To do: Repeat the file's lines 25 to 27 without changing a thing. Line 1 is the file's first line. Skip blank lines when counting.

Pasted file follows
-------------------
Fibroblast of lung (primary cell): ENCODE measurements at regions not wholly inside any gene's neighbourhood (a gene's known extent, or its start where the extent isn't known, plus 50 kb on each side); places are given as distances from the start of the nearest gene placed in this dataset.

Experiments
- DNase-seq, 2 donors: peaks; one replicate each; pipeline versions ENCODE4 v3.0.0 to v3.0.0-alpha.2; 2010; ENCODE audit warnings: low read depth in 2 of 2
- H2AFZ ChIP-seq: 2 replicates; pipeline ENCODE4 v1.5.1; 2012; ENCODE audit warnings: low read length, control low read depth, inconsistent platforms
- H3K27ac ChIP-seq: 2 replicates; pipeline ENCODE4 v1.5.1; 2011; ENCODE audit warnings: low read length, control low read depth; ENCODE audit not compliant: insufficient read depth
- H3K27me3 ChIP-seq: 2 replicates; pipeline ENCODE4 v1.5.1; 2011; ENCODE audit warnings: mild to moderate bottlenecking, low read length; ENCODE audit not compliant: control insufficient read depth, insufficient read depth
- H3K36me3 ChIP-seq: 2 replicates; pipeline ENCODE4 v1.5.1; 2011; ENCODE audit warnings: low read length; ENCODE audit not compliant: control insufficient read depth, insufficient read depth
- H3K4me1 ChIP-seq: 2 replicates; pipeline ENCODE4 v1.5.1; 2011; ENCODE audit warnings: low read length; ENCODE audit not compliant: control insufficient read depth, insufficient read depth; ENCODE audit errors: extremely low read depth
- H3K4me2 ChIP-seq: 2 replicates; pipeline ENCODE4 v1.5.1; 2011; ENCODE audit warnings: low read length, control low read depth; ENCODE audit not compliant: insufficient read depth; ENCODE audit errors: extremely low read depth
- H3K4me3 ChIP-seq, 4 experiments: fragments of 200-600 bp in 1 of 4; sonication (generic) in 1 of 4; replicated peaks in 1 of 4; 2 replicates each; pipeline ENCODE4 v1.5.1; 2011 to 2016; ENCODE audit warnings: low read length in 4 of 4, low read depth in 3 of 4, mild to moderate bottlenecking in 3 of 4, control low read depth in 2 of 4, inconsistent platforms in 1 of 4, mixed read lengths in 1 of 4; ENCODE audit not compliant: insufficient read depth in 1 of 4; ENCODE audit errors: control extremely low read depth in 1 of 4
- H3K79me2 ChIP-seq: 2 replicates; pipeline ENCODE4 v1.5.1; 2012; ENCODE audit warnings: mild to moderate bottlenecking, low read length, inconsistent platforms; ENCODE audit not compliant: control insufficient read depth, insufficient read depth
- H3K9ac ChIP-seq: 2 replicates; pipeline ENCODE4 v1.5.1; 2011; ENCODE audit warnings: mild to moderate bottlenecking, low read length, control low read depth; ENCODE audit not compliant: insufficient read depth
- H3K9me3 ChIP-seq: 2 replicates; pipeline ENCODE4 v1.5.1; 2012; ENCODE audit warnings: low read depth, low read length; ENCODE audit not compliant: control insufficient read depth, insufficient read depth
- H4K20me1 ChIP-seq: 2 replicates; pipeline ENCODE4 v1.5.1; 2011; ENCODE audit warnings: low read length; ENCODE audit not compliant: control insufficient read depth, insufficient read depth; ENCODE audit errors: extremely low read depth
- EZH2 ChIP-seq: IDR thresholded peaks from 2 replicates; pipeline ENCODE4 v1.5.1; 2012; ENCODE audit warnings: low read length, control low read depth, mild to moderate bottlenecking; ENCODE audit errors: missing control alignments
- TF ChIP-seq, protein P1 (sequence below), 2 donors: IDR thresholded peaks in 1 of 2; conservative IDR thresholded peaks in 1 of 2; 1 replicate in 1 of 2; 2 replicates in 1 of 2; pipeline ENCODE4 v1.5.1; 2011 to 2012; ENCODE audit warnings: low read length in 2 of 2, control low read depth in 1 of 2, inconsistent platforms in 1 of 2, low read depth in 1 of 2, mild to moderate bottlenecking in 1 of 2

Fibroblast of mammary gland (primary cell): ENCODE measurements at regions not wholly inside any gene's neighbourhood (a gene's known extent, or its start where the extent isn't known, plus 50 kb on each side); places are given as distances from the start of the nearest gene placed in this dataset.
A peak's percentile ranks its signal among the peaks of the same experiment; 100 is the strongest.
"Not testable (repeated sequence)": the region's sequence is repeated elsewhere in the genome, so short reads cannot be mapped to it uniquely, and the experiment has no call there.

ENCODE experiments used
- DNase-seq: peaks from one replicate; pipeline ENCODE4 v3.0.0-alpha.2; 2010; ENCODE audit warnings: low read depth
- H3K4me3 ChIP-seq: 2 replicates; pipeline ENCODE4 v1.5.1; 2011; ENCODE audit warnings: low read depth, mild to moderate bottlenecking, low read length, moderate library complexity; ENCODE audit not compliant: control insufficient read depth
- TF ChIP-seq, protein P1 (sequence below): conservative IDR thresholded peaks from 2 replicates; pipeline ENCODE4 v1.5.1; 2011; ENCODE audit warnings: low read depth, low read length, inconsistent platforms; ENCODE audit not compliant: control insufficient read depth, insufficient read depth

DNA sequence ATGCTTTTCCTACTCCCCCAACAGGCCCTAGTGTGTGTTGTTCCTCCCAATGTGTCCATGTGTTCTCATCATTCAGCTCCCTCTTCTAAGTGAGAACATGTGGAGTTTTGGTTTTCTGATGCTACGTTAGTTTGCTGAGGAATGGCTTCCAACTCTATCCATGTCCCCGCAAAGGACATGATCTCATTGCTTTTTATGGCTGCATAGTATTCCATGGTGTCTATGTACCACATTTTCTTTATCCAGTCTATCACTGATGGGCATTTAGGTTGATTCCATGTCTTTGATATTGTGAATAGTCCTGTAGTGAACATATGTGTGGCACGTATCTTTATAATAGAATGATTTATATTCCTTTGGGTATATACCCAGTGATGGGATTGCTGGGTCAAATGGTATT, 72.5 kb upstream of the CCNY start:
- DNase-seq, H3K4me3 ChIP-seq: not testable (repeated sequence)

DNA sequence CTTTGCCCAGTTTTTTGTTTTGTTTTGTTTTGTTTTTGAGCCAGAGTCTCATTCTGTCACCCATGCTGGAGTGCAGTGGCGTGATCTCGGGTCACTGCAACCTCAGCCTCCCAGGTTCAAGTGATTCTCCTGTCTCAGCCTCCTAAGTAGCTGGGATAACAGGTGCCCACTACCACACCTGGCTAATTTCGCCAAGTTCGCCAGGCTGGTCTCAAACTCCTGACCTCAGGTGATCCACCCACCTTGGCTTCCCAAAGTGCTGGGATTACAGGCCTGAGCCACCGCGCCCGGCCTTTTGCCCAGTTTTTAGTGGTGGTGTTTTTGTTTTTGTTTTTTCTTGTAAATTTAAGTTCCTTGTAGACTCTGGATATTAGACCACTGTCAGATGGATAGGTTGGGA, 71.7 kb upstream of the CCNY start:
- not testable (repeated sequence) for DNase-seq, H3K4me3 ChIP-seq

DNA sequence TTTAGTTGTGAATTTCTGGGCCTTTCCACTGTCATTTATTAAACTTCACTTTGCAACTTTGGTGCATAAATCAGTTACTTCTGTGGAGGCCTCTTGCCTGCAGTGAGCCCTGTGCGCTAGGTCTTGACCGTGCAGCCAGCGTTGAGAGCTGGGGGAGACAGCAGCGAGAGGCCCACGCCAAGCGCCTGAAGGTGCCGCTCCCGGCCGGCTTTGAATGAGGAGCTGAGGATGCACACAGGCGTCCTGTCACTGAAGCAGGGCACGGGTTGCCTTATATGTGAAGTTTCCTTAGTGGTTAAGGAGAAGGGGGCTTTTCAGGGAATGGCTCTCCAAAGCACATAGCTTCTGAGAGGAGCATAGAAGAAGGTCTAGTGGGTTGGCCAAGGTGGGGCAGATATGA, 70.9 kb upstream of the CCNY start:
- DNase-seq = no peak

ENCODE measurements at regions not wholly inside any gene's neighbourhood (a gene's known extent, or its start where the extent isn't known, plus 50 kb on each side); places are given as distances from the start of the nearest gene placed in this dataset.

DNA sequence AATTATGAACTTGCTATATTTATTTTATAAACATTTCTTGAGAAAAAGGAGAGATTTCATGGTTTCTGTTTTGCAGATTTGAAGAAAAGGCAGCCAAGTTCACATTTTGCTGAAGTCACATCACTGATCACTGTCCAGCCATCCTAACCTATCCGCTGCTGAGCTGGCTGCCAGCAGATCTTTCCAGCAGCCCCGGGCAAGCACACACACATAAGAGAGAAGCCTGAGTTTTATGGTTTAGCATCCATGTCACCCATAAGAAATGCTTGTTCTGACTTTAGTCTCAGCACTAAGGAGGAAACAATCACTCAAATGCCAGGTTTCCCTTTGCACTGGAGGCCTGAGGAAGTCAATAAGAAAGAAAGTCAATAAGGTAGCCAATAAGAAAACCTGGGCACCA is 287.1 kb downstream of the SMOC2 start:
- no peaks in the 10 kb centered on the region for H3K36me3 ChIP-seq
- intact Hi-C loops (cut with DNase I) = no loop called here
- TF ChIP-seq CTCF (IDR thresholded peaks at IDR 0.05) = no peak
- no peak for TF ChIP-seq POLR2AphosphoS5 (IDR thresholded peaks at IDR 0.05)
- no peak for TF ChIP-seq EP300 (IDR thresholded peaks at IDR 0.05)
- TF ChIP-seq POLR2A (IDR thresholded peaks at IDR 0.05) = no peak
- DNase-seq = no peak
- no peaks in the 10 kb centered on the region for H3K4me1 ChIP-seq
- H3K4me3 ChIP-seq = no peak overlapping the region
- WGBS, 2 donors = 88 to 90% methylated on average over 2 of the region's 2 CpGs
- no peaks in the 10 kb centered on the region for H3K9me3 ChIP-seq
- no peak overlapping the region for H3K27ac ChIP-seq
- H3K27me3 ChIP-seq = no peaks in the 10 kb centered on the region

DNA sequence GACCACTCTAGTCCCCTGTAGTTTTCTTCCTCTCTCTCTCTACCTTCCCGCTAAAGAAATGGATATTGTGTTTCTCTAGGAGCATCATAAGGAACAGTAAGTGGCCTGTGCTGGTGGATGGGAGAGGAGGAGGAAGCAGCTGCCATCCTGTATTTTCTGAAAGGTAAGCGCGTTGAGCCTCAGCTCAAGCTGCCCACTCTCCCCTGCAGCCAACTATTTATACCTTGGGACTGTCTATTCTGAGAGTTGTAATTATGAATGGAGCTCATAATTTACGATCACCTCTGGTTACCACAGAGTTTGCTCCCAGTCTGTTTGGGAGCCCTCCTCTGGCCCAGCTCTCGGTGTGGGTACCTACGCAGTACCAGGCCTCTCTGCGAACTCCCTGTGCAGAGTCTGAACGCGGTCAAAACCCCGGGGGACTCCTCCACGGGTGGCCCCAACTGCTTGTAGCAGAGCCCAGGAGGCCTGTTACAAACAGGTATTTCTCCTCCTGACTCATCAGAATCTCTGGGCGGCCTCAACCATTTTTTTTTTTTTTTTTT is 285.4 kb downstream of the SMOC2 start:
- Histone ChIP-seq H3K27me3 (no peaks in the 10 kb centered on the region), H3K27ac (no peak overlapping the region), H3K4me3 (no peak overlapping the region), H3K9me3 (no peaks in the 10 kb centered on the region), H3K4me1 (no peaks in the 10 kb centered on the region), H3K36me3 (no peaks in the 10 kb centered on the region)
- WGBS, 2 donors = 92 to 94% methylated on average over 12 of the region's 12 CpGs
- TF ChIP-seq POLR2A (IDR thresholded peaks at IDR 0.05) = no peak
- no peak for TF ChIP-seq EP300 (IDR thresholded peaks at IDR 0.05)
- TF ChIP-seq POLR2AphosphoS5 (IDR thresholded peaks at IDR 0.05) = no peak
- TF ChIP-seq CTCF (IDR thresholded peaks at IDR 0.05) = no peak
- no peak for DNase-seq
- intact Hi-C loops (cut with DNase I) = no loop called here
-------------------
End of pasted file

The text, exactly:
- DNase-seq, H3K4me3 ChIP-seq: not testable (repeated sequence)

DNA sequence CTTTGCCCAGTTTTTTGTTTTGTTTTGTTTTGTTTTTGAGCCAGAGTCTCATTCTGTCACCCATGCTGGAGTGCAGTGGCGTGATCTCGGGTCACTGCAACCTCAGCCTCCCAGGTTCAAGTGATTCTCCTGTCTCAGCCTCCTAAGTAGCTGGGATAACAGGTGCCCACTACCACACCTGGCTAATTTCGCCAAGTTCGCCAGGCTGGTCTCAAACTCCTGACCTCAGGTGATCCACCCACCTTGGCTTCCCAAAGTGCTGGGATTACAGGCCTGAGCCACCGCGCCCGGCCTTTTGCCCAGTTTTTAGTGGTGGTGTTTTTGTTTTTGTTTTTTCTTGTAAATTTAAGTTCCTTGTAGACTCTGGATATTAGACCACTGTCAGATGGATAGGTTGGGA, 71.7 kb upstream of the CCNY start:
- not testable (repeated sequence) for DNase-seq, H3K4me3 ChIP-seq